At the start of each year, new workplace laws go into effect in California. Here’s a highlight of some of the legal changes that benefit workers in California starting in January of this year.
Higher Minimum Wage
This year, the California minimum wage increases to $12 per hour for companies with 26 or more employees and $11 per hour for companies with fewer than 26 employees.
Unincorporated areas of Los Angeles County and cities in California may set a higher minimum wage than the State, so be sure to check your local area’s wage standards to ensure that you are getting paid the correct minimum wage. The current minimum wage in unincorporated areas of Los Angeles County is $13.25 per hour for businesses with 26 employees or more, and $12.00 per hour for businesses with 25 employees or fewer. Los Angeles County minimum wage rates will increase on July 1, 2019.
Workplace Sexual Harassment and Discrimination
Employers who settle sexual harassment complaints with employees can no longer force the victim employee to sign a non-disclosure agreement. Victims can still keep their name private, but the offender’s name will no longer be confidential. Unless the victim requests it, confidentiality provisions that prevent the disclosure of facts regarding the sexual misconduct are now prohibited. SB 820.
Sexual harassment victims can also no longer be required to sign releases of liability as a condition of their continued employment (SB 1300), and are now given up to ten years to seek civil damages from a sexual assault. This will provide employees who have experienced sexual assault in the workplace with expanded rights to seek justice for their assault. AB 1619.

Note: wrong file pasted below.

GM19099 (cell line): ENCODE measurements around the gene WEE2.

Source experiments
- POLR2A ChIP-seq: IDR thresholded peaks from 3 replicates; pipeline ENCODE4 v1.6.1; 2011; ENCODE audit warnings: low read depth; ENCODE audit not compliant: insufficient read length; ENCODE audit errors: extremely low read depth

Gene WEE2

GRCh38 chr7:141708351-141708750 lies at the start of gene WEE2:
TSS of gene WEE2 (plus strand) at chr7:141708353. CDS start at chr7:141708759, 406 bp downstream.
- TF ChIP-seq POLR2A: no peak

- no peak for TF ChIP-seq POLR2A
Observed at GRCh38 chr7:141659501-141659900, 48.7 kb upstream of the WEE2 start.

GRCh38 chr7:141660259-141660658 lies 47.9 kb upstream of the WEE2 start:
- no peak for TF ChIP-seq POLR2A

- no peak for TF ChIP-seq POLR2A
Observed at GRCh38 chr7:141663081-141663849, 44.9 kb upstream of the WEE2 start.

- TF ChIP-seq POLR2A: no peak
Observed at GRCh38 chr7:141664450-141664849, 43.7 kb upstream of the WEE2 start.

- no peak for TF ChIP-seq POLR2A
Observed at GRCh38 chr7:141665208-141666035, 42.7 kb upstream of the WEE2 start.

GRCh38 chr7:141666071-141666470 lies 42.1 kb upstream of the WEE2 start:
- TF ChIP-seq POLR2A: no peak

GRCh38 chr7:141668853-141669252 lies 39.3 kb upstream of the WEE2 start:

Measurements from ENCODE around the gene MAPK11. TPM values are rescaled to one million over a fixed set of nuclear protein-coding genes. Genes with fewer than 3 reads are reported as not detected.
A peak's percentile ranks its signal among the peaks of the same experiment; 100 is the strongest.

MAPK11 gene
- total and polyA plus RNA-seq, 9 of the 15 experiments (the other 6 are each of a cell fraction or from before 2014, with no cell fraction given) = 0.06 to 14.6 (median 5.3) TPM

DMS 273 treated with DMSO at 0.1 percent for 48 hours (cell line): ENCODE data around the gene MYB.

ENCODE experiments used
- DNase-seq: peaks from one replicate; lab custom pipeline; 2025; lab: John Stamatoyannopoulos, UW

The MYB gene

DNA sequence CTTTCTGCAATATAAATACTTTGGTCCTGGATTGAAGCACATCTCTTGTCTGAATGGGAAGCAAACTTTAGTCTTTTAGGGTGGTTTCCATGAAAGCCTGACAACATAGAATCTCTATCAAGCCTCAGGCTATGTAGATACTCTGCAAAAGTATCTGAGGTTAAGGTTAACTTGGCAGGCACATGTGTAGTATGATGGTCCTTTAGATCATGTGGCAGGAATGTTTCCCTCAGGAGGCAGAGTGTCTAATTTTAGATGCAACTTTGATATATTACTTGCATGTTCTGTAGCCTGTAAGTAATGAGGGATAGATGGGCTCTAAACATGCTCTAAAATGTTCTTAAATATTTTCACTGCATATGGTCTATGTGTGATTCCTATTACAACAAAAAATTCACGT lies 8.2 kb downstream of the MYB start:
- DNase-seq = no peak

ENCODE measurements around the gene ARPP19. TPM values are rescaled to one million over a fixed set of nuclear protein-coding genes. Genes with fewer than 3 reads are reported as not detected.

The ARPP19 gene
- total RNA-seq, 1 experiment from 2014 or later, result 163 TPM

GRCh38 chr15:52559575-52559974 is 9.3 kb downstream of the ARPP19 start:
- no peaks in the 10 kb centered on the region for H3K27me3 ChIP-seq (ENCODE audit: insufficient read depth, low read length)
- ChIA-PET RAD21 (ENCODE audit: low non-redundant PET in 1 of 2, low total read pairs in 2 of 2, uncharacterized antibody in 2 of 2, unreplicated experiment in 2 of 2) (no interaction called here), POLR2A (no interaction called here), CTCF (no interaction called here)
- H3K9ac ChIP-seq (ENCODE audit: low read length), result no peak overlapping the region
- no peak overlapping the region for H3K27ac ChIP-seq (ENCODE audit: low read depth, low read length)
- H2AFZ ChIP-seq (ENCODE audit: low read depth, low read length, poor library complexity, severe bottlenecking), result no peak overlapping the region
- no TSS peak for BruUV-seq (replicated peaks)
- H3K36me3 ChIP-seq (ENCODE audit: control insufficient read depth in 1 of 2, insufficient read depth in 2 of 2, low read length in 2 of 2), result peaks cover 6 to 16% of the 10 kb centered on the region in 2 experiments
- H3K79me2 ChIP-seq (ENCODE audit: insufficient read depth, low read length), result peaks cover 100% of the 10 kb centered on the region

Hostile Work Environment Criteria
The hostile work environment standard has been revised so that it is now sufficient to prove that one single incident of harassing conduct, which interfered with the employee’s work performance or created a hostile, intimidating, or offensive work environment, is enough for the employer to be found liable. In the past, the standard was that the employee had to prove that the employer’s actions were “severe and pervasive,” which generally required repeated offensive conduct. SB 1300.
Employee Records Request
Previously, when an employee requested their payroll records from their employer, the employer was only required to make the records available for the employee to copy themselves. Now, an employer is required to provide actual copies of the employee’s payroll records within 21 days of the request. SB 1252.
Employers are required to provide new mothers with rest breaks for pumping and a private lactation space that is not a bathroom. Employers could previously provide a bathroom as a lactation space. AB 1976.
Need a Free Work Law Case Consultation? Call PARRIS.
These are just a few of the new workplace laws going into effect for the State of California this year. If you believe that your rights as a worker are being violated, call PARRIS Work Attorneys for a free case consultation today at (661) 485-2072. PARRIS Law Firm specializes in employment law and has recovered over $500 Million for workers since it was founded in 1985.